More than a few banks have made out like bandits from the student loan industry. It’s not unlike how they and their brethren cashed in on the corrupt subprime housing market — until, that is, the bottom fell out. Are they — and we — about to pay for excessive profiteering from student borrowing?

For years, those in the know about higher education financing have suggested that college tuition and student debt are reaching unsustainable levels. I believe we have arrived at that scary and precarious moment. Stay tuned.

***

Oct. 26 update: Very coincidentally, the Obama Administration announced yesterday that in 2012 it will institute a cap on student loan repayments, limiting them to no more than 10 percent of a graduate’s income. Alister Bull reports for Reuters, here.

3 responses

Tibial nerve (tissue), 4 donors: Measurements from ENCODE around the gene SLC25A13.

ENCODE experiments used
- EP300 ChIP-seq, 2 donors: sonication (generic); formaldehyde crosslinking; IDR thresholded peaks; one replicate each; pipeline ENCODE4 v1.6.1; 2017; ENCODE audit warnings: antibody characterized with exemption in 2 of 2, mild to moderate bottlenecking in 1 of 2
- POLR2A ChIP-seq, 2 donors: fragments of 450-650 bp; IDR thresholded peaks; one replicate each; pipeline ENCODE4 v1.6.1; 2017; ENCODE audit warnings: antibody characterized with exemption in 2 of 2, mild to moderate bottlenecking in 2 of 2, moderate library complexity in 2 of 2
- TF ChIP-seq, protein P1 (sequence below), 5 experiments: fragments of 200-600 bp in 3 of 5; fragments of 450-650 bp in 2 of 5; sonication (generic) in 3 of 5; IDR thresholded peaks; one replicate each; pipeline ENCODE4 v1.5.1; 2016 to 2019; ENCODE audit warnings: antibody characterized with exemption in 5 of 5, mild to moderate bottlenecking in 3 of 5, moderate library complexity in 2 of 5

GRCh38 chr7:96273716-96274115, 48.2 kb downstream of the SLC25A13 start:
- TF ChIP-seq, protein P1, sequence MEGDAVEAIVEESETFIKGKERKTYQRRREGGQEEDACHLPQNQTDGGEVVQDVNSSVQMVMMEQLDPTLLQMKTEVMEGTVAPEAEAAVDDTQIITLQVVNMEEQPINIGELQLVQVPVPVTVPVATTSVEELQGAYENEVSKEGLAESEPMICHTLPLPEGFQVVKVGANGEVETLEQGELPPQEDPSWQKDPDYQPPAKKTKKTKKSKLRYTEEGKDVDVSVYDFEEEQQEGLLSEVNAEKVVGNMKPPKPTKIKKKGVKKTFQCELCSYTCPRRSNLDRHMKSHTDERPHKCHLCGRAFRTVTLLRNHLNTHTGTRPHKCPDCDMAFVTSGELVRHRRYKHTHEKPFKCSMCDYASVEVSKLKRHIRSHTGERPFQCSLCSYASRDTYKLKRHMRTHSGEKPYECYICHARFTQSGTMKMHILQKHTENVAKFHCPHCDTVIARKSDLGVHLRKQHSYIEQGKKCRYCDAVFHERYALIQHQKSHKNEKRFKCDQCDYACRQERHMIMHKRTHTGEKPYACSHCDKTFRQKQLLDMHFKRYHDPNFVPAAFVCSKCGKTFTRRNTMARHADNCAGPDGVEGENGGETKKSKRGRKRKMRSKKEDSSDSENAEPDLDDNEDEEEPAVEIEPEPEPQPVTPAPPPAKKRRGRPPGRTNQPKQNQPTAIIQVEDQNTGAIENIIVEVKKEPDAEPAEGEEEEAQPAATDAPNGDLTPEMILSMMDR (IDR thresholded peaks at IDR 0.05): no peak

1. In my opinion colleges and universities deserve a lot of the blame for this problem. The higher educaiton machine pushes the “value” of more and more degrees that send people spiralling into debt for dubious or non-existant benefits. For example, librarians at colleges now need not one but two Master degrees ( the Masters in library science and a masters in a subject area) to work in a college library and for a pittance by the way. If you don’t have a PhD forget about being a library director. In this economy — if you graduate without a job, don’t worry they tell you — go to graduate school and get yet another degree — so that you can be in even more debt and as a bonus you will still be without a job. Education is important — vital to the country. I treasure my public library, without which, my continuing education would cease. But for our children’s sakes we need to decide how much if it is necessary and how much of it is just feeding a greedy machine that is not much different from the Wall Street banksters.